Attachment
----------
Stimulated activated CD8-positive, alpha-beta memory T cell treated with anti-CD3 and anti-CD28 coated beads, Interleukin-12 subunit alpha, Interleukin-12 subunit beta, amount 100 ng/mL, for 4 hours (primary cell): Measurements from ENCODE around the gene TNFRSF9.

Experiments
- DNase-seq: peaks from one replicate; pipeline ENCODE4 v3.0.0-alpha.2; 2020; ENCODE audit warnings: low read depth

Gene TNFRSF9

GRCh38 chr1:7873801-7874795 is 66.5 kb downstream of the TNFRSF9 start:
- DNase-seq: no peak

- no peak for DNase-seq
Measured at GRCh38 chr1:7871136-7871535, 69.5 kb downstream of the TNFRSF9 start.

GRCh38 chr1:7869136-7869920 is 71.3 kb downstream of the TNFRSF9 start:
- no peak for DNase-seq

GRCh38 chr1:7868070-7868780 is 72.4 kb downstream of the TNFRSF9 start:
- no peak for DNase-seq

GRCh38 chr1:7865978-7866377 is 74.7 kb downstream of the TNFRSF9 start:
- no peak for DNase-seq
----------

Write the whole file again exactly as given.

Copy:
Stimulated activated CD8-positive, alpha-beta memory T cell treated with anti-CD3 and anti-CD28 coated beads, Interleukin-12 subunit alpha, Interleukin-12 subunit beta, amount 100 ng/mL, for 4 hours (primary cell): Measurements from ENCODE around the gene TNFRSF9.

Experiments
- DNase-seq: peaks from one replicate; pipeline ENCODE4 v3.0.0-alpha.2; 2020; ENCODE audit warnings: low read depth

Gene TNFRSF9

GRCh38 chr1:7873801-7874795 is 66.5 kb downstream of the TNFRSF9 start:
- DNase-seq: no peak

- no peak for DNase-seq
Measured at GRCh38 chr1:7871136-7871535, 69.5 kb downstream of the TNFRSF9 start.

GRCh38 chr1:7869136-7869920 is 71.3 kb downstream of the TNFRSF9 start:
- no peak for DNase-seq

GRCh38 chr1:7868070-7868780 is 72.4 kb downstream of the TNFRSF9 start:
- no peak for DNase-seq

GRCh38 chr1:7865978-7866377 is 74.7 kb downstream of the TNFRSF9 start:
- no peak for DNase-seq